It is hard to believe that the year is coming to an end, and that many are celebrating Christmas week and pre-New Year’s celebrations. But even during this time, luxury stories and trends news do not stop. Here are some examples of designs, products, and trends that are alive and well during this holiday season.
Google’s self-driving car unveiled
This week, Google revealed its self-driving car will be ready to hit the road in the New Year. The driverless car looks a lot like the early prototype that Google unveiled in May. But that didn’t include working headlights, while the new version will be ready to drive around.
The car is going to be driving around Google’s test track over the holiday period, before taking to the roads Google’s homeland of Northern California in the New Year. Safety drivers, who have access to temporary manual controls when the car needs it, will control the car.
Google engineers hope that eventually, the inside of the car will just be two seats, seatbelts, a place for luggage, buttons to start and stop the car and a screen that shows the route. Since the car was first unveiled earlier in the year, the company has been working on both typical car parts, like steering and breaking, and the engineering required to make the car able to drive itself, such as the sensors inside and the computer that will power it.
Maybe A Late Gift? The Lego Kit for Architects
We may have missed Christmas, but there is always the New Year, birthdays, and other celebrations where this gift may be just the thing. It is an all-white Lego kit for architects, that was released by the Lego Architecture Studio in Europe this year. This week, the arch/design website Dezeen let us know how popular this product is in the US, as it attracted a fresh flurry of comments on its site, after one reader suggested it would be the ideal present for adults.
Unique Moon-Themed Holiday Lights From An Arch/Design Studio
Architecture studio Brut Deluxe has designed this year’s Christmas lights in Madrid to work like, in their words, “a flip book on an urban scale” taking spectators on a trip to the moon as they walk through the city. The perception of the lights changes along the route, meaning that taking the time to walk its entire length is the only way to experience the installation in full.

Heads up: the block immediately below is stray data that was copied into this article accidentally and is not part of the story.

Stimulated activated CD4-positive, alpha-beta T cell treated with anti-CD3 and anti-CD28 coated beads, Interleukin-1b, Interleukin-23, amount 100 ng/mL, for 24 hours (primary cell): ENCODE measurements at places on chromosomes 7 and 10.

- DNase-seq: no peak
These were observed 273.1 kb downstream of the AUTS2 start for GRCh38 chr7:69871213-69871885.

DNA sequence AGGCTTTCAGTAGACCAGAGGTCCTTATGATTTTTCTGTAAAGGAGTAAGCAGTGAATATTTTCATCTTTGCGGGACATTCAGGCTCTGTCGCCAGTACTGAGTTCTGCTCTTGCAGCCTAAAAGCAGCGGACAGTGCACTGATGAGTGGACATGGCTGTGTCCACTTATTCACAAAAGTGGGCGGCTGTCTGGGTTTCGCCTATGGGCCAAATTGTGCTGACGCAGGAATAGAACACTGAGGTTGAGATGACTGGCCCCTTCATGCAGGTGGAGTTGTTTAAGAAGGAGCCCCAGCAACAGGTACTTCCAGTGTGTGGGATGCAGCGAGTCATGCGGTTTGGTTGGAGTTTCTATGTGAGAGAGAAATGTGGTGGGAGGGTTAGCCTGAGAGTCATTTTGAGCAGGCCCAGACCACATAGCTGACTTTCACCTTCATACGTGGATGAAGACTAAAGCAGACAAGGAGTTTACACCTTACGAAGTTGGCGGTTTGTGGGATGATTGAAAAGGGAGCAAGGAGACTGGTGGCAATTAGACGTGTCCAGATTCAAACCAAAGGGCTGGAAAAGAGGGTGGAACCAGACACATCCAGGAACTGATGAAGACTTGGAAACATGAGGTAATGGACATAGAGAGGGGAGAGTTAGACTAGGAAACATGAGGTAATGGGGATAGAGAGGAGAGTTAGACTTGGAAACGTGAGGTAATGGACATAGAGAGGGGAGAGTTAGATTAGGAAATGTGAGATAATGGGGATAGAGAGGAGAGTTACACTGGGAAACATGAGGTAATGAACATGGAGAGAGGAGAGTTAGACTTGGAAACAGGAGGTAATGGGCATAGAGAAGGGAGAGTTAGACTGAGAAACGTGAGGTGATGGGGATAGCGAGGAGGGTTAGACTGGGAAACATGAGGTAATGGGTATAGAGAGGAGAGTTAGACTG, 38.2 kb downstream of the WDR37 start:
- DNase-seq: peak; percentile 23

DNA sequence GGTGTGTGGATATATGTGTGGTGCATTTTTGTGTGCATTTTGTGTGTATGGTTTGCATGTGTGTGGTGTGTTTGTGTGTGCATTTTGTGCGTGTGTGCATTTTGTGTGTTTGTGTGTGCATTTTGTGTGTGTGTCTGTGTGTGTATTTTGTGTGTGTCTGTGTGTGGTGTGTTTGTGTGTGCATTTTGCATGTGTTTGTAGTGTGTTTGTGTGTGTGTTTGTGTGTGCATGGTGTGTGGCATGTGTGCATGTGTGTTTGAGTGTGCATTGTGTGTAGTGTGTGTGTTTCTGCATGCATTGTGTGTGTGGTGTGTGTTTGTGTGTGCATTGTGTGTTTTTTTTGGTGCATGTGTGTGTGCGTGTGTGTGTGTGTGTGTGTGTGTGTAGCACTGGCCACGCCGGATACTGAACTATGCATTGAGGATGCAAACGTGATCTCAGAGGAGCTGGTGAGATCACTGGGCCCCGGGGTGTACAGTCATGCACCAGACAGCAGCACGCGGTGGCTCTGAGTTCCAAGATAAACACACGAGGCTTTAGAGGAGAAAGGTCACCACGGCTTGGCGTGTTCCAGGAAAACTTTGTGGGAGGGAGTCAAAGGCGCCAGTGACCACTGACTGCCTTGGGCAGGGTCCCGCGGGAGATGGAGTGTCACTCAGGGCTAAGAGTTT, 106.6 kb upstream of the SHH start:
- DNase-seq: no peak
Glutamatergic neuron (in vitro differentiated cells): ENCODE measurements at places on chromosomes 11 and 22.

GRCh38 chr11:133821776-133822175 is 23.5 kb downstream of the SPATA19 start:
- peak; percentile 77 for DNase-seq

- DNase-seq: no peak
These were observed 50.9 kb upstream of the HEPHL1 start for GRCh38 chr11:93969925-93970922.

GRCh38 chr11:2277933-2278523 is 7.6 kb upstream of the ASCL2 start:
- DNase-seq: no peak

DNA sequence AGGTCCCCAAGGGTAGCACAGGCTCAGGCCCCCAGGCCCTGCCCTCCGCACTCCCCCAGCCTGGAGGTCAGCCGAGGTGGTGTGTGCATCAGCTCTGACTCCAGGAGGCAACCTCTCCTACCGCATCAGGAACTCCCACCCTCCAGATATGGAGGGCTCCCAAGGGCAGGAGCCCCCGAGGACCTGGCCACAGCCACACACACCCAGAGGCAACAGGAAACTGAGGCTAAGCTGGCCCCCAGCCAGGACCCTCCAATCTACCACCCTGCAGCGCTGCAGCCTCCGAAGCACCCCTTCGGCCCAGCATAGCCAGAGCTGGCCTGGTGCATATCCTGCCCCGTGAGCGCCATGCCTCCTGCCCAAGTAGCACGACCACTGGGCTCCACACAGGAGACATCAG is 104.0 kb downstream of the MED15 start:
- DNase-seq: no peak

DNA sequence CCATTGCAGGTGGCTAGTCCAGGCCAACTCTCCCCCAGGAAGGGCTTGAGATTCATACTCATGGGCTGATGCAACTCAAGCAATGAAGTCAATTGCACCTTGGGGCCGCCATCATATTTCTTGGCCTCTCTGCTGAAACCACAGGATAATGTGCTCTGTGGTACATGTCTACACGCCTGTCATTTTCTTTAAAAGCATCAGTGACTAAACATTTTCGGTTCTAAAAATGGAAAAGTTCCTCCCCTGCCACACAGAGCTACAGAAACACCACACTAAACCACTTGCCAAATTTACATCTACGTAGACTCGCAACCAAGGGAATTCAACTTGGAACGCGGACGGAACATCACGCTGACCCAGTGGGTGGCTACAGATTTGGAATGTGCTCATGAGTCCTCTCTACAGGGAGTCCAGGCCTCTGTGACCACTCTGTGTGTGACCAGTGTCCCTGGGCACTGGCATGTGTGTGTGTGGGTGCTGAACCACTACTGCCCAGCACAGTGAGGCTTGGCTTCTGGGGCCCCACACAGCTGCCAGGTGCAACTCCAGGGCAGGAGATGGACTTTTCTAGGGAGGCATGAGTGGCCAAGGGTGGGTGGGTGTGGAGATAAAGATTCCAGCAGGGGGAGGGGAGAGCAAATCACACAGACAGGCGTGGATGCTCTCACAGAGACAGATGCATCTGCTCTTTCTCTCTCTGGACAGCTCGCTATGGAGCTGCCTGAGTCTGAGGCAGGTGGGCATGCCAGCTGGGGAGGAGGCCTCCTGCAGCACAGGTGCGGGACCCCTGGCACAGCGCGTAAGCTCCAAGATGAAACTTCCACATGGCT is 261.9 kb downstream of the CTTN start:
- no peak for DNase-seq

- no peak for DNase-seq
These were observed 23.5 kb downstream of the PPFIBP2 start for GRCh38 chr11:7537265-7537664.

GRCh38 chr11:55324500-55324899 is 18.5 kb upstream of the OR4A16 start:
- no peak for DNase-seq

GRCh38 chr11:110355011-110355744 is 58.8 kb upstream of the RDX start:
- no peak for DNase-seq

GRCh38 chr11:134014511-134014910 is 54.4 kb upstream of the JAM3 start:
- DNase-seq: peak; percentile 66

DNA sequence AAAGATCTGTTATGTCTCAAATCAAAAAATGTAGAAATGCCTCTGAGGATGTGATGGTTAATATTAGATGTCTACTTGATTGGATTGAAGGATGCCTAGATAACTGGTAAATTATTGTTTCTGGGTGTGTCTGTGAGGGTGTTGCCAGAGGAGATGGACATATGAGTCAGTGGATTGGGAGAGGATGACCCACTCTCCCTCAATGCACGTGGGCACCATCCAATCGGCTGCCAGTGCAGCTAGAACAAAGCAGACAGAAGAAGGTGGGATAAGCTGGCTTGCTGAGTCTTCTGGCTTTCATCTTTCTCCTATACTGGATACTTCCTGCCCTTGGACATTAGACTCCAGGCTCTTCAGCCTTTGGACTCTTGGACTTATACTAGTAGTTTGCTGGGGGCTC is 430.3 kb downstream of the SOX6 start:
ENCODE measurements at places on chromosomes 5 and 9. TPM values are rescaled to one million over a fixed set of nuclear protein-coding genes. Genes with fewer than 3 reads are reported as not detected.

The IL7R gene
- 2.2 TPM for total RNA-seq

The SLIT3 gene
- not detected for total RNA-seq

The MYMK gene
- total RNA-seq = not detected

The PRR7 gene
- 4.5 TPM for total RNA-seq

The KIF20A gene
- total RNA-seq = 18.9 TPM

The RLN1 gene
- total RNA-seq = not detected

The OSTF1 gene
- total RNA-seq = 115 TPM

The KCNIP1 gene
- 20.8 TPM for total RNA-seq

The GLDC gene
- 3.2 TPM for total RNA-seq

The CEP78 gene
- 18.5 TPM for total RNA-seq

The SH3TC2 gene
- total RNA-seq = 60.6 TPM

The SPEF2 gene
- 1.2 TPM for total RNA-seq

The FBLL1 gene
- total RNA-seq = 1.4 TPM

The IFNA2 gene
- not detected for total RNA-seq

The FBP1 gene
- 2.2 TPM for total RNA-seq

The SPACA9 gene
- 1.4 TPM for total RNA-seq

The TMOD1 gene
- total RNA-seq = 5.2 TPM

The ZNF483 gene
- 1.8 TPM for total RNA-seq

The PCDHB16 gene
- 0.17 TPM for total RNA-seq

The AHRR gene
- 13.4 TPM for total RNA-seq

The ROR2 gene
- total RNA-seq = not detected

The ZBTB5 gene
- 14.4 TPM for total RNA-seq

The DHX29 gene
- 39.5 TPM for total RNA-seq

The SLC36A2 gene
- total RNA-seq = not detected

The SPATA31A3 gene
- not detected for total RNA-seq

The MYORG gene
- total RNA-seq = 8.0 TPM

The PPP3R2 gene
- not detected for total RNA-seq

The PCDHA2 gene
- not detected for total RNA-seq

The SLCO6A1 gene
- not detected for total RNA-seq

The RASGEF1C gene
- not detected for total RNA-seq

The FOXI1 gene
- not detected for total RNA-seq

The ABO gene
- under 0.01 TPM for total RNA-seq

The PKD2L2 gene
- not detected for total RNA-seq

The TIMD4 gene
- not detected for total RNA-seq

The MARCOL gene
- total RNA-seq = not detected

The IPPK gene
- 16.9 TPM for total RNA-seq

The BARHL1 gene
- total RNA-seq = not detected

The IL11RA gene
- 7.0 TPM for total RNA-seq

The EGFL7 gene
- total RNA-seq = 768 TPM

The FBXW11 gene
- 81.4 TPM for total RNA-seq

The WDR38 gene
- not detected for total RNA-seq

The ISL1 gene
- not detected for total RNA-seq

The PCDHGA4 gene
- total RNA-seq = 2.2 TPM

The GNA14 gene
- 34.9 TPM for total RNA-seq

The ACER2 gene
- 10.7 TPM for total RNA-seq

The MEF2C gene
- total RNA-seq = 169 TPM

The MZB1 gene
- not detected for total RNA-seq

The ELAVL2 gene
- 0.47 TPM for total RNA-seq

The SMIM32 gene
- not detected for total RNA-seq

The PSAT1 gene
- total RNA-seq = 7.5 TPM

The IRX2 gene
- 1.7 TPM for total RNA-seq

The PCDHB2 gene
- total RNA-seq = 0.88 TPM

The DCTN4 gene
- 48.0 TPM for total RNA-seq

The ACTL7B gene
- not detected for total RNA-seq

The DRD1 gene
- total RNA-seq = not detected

Banners of gridded blue lights strung high above the street feature a white-cratered moon design in the centre, which becomes larger and appears to get gradually closer to Christmas shoppers strolling beneath.
“Instead of flipping through pages with your thumb to produce a primitive cinematographic illusion of motion, it is the spectator that creates this effect by moving himself along the street. The sequence of light motifs produces an effect of arrival or zooming in to the moon, coinciding with the rise of the street, and inversely, of departure or zooming out with the descent,” said Ben Busche, lead architect of Brut Deluxe.
The installation will be in place until 6 January 2015, Twelfth Night.
Jing Daily’s Five Predictions Concerning China’s Luxury Market: Defining Masstige And Beyond
1. Chinese luxury spending will remain slow on the mainland but high across the world.
Thanks to a confluence of factors, China’s domestic luxury market growth sunk to a dismal negative 1 percent this year. This doesn’t mean Chinese consumers have stopped spending: they’ve just taken it overseas, where they can avoid high tariffs as well as the watchful eyes of the Chinese government as its anti-corruption campaign moves on.
Meanwhile, the “China Price” of imported luxury goods remains high, as the Chinese government doesn’t seem ready to lower tariffs, even though Chinese officials have shown some concessions in order to keep luxury shoppers in China. As one example, they allowed the world’s largest duty-free mall to open in Hainan this year. Nonetheless, many luxury boutiques in China’s cities will function merely as showrooms for jet-setting Chinese shoppers in 2015, as long as tariffs remain largely intact across the country.
The notable exception to this trend is the comparatively inexpensive masstige segment aimed at China’s growing middle class, which is buoying brands such as Michael Kors, Coach, Kate Spade, and Longchamp, as well as a developing market for discount outlet shopping and secondhand sales.